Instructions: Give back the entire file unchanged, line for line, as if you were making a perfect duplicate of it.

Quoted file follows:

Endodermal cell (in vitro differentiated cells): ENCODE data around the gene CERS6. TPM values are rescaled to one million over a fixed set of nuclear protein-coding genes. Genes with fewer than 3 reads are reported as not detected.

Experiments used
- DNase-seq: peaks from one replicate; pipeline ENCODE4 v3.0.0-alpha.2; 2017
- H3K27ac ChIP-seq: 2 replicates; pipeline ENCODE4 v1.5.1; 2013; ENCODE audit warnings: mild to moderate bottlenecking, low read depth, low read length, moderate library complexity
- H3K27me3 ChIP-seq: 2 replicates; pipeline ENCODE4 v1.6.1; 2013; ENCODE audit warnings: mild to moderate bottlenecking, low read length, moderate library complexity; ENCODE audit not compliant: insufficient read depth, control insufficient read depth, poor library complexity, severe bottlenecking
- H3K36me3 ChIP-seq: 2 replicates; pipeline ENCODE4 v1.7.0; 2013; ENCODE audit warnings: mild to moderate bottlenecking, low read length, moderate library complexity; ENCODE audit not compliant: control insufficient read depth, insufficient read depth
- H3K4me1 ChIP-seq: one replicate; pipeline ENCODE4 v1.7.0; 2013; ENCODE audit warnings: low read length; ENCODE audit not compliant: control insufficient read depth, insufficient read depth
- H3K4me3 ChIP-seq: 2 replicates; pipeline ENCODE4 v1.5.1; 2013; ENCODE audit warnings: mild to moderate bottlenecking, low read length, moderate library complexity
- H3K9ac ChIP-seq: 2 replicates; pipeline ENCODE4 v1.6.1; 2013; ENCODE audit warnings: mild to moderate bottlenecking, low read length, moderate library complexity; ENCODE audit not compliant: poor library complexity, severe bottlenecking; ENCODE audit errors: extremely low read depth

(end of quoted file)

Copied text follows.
Endodermal cell (in vitro differentiated cells): ENCODE data around the gene CERS6. TPM values are rescaled to one million over a fixed set of nuclear protein-coding genes. Genes with fewer than 3 reads are reported as not detected.

Experiments used
- DNase-seq: peaks from one replicate; pipeline ENCODE4 v3.0.0-alpha.2; 2017
- H3K27ac ChIP-seq: 2 replicates; pipeline ENCODE4 v1.5.1; 2013; ENCODE audit warnings: mild to moderate bottlenecking, low read depth, low read length, moderate library complexity
- H3K27me3 ChIP-seq: 2 replicates; pipeline ENCODE4 v1.6.1; 2013; ENCODE audit warnings: mild to moderate bottlenecking, low read length, moderate library complexity; ENCODE audit not compliant: insufficient read depth, control insufficient read depth, poor library complexity, severe bottlenecking
- H3K36me3 ChIP-seq: 2 replicates; pipeline ENCODE4 v1.7.0; 2013; ENCODE audit warnings: mild to moderate bottlenecking, low read length, moderate library complexity; ENCODE audit not compliant: control insufficient read depth, insufficient read depth
- H3K4me1 ChIP-seq: one replicate; pipeline ENCODE4 v1.7.0; 2013; ENCODE audit warnings: low read length; ENCODE audit not compliant: control insufficient read depth, insufficient read depth
- H3K4me3 ChIP-seq: 2 replicates; pipeline ENCODE4 v1.5.1; 2013; ENCODE audit warnings: mild to moderate bottlenecking, low read length, moderate library complexity
- H3K9ac ChIP-seq: 2 replicates; pipeline ENCODE4 v1.6.1; 2013; ENCODE audit warnings: mild to moderate bottlenecking, low read length, moderate library complexity; ENCODE audit not compliant: poor library complexity, severe bottlenecking; ENCODE audit errors: extremely low read depth